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Kitchens and Baths

They wanted a green kitchen. The hard part was finding the right shade.

In Winchester, the owners of this Victorian home looked at 20 different greens. Now, they get asked all the time what color they used.

A large farmhouse sink, centered on new oversized windows that look out to the yard, was the starting point for the kitchen layout.LOuis jean media

“My wife has been trying to get me to do a green kitchen for five years,” admits homeowner and real estate developer Richard Beliveau. “We did a black island in our house in Southie, but truthfully I didn’t love it.” So, when he and his wife, Amy Beliveau, purchased an old Victorian in Winchester, he agreed to try it. The most challenging part, he says, was picking the right shade.

“I showed them about 20 different greens,” says interior designer Anne Becker, hired by the couple to help get the details of the remodel just right. Once they narrowed the selection to three, they had wood samples made in each. The winner? Benjamin Moore’s Caldwell Green, a hunter green with blue undertones.

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Knowing they wanted to combine green cabinets with white ones, the couple asked Becker to help them figure out which color would go where. Ultimately, they went with green on the island as well as on the west wall of floor-to-ceiling cabinetry. The upper and lower cabinets on the range and sink walls are white. “Bringing green over to the other side felt too heavy,” Becker says. “This configuration feels balanced.”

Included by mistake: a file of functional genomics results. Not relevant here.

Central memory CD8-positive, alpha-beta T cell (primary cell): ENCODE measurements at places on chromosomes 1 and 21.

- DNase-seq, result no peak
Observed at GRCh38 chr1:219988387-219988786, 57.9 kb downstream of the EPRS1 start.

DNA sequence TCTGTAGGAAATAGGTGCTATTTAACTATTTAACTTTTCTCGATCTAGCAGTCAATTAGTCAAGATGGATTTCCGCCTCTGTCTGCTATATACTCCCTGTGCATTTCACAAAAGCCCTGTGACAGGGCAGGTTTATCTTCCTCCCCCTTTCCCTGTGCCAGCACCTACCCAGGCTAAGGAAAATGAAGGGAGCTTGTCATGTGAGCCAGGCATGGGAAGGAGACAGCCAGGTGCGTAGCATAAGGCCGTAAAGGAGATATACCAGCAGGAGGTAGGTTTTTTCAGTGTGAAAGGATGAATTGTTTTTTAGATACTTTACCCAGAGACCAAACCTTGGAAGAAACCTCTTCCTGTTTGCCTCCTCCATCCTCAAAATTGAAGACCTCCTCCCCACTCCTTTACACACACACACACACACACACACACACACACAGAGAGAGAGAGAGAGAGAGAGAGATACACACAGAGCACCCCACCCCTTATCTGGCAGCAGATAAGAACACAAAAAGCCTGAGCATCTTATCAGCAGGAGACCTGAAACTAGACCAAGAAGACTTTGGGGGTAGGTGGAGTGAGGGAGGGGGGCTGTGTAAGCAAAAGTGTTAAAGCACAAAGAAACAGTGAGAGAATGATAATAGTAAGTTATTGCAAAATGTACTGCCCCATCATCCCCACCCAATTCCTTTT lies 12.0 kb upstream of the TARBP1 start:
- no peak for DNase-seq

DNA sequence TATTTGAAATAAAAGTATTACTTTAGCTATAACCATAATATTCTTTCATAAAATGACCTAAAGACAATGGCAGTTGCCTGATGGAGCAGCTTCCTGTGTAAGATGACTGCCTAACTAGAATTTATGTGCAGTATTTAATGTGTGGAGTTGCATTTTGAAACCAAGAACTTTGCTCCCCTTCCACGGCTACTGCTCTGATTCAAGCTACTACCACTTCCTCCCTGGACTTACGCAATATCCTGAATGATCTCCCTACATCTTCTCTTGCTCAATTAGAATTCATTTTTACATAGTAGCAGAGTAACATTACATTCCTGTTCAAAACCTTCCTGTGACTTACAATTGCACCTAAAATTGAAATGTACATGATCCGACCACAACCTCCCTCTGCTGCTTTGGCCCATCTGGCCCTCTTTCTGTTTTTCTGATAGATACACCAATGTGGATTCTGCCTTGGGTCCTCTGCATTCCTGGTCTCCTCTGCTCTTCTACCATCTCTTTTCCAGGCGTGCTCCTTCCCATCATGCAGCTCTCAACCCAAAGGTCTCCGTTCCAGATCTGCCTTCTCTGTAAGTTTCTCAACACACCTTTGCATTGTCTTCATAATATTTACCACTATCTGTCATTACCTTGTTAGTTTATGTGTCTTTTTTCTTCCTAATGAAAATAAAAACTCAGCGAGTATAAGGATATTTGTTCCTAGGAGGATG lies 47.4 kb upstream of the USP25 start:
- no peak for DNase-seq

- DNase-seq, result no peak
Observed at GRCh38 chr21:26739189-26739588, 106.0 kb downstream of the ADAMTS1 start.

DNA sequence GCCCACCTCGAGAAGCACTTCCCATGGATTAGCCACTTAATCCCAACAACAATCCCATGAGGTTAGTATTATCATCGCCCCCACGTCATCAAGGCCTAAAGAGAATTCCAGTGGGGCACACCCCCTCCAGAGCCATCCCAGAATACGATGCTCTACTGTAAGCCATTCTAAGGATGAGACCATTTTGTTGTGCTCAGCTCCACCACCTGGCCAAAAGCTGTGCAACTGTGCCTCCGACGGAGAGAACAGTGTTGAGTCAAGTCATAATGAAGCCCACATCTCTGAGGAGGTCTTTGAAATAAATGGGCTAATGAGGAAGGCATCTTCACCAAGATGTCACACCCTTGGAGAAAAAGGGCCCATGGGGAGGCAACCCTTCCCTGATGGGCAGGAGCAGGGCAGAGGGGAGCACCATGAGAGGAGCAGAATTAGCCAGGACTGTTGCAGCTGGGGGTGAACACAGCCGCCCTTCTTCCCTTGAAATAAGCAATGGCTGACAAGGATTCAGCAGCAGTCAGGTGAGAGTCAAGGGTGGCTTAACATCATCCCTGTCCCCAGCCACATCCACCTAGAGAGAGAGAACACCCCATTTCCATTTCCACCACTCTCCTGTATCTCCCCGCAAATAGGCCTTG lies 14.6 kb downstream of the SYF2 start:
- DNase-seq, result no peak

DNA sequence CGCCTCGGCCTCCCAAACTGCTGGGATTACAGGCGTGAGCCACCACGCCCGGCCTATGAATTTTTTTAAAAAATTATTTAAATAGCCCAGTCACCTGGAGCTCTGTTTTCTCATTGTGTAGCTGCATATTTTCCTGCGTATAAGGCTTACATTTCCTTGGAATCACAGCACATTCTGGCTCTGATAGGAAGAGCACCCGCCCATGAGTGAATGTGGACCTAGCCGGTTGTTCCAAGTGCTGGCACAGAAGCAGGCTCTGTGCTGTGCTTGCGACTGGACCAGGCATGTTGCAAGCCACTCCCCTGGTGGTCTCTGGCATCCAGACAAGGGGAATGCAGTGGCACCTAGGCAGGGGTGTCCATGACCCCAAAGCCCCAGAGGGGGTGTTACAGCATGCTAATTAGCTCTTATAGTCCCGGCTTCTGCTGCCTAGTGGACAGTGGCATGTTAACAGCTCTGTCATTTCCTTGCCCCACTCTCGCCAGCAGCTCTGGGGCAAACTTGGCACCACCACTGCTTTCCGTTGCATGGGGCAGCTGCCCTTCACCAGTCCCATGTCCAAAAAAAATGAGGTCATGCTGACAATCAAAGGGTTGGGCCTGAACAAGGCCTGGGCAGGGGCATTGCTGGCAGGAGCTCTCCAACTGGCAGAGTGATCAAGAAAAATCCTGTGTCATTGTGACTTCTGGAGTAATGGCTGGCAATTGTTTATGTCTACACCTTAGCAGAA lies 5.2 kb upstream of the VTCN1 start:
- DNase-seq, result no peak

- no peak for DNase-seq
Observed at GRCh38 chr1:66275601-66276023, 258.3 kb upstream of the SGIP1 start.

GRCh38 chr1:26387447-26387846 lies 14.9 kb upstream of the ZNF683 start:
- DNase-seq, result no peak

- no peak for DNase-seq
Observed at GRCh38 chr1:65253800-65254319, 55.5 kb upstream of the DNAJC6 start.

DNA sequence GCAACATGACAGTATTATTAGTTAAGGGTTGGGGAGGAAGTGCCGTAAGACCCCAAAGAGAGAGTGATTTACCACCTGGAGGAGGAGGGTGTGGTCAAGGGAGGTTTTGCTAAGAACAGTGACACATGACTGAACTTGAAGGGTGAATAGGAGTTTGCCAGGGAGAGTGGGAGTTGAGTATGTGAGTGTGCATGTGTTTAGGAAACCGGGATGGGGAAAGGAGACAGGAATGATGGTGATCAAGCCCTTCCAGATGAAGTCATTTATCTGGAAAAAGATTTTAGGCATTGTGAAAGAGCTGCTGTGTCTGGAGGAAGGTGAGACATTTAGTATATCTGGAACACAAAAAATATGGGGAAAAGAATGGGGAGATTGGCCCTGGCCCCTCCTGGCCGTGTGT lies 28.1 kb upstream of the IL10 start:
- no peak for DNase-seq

Becker helped identify the right countertop, too: Neolith’s Calacatta Luxe, a sintered stone surface with charcoal and gold veining. “I was nervous about doing real marble with kids; this is a better fit for our lifestyle,” Amy says. The stone, which Becker pulled up as the backsplash to make the space feel cohesive, ties to the brass accents Amy was drawn to.

For lighting over the nearly 10-foot-long center island, Becker picked three burnished brass pendants with large globes by Kelly Wearstler. Richard loves how the style brings together a new and old sensibility, but thought they should go with two lights. “I typically go with two or four on our projects, but Anne was adamant,” he says. Becker also advocated for going big. “I like the drama of larger scale lights,” the designer says. “Lights that are too small look like a mistake.”

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The finishing touch was a breeze. Becker was all for reusing the midcentury modern Cherner stools the homeowners had in Southie. “They’re classic, comfortable, and funk up this fairly traditional kitchen so it doesn’t take itself too seriously,” she says.

Everyone loves the final result. “I can’t tell you how many people ask me what the color is when I post the kitchen on social media,” Richard says. “It’s perfect.”

RESOURCES

Interior designer: Anne Becker Design, annebeckerdesign.com

Contractor: Back Bay Design Corp., backbaydesigncorp.com

MORE PHOTOGRAPHS

Interior designer Anne Becker pulled the backsplash up to the ceiling behind the bar and the contractor suggested using antique-style glass.LOuis jean media
The green doors directly adjacent to the exterior door lead to a walk-in pantry. “My aunt and uncle had a hidden pantry in Atlanta, which we thought was really fun,” homeowner Amy Beliveau says.LOuis jean media
The team demolished the secondary stair to open up the space and accommodate a breakfast area to the right of the island.LOuis jean media



Marni Elyse Katz is a contributing editor to the Globe Magazine. Follow her on Instagram @StyleCarrot. Send comments to magazine@globe.com.